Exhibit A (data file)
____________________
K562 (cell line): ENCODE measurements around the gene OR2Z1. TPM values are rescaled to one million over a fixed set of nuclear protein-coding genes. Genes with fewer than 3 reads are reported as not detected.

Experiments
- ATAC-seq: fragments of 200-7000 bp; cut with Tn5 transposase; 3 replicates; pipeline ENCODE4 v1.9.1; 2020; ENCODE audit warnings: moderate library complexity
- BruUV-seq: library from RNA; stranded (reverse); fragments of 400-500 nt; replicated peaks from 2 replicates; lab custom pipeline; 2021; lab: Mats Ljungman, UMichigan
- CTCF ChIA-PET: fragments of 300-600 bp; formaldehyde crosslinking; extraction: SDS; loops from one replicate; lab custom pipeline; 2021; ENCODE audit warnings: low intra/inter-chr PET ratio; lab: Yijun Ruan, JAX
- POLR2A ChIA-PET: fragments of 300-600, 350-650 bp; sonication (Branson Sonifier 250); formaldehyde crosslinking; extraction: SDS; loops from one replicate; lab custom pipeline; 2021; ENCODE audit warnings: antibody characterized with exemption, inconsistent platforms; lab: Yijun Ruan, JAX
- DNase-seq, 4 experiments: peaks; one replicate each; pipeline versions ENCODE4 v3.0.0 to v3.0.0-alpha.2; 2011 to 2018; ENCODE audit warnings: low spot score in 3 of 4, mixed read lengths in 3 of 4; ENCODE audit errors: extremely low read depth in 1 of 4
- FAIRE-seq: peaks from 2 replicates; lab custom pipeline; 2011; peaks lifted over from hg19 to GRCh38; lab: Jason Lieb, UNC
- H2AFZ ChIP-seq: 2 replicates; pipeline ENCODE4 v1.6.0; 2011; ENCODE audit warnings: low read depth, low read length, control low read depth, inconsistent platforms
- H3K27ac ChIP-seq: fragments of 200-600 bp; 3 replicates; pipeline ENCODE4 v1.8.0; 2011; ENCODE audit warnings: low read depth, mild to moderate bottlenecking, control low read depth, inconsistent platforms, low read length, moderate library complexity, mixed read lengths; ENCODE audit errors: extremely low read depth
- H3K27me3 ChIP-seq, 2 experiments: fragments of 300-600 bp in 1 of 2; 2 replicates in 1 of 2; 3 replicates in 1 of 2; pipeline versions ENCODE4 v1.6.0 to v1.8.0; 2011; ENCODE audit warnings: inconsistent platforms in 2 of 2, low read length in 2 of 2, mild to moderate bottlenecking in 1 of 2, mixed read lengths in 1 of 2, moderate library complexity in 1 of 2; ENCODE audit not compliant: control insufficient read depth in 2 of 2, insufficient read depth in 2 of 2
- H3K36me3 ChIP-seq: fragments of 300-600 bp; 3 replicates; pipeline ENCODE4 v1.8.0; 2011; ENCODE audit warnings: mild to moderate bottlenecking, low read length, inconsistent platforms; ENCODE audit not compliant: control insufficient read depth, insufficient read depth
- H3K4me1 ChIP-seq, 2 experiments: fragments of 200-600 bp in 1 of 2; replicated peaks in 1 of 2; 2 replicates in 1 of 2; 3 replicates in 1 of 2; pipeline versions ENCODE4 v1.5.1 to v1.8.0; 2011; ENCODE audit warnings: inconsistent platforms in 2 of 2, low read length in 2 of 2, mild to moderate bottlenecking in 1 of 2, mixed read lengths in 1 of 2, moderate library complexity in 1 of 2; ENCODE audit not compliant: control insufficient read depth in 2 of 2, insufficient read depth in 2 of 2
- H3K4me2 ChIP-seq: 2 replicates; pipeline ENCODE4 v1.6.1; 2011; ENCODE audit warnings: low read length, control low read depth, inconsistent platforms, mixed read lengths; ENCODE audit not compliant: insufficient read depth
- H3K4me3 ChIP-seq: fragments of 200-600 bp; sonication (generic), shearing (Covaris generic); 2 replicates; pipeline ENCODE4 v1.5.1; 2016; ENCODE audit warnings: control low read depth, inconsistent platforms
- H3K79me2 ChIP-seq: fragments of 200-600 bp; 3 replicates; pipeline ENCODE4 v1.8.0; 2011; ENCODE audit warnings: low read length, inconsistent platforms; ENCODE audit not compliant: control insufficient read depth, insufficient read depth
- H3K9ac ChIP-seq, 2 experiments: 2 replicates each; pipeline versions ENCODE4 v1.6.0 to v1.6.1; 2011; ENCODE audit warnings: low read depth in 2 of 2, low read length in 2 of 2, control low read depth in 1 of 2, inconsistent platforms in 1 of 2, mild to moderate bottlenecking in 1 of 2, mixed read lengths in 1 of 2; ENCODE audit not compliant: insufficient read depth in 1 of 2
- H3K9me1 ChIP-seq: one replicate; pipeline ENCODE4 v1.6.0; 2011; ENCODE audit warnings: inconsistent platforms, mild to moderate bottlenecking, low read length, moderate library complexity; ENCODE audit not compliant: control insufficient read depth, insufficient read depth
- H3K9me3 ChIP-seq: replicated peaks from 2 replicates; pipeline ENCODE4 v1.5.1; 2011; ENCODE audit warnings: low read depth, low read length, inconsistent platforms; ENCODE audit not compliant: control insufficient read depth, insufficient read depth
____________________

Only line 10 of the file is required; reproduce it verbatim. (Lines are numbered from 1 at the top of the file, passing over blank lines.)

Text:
- H3K27ac ChIP-seq: fragments of 200-600 bp; 3 replicates; pipeline ENCODE4 v1.8.0; 2011; ENCODE audit warnings: low read depth, mild to moderate bottlenecking, control low read depth, inconsistent platforms, low read length, moderate library complexity, mixed read lengths; ENCODE audit errors: extremely low read depth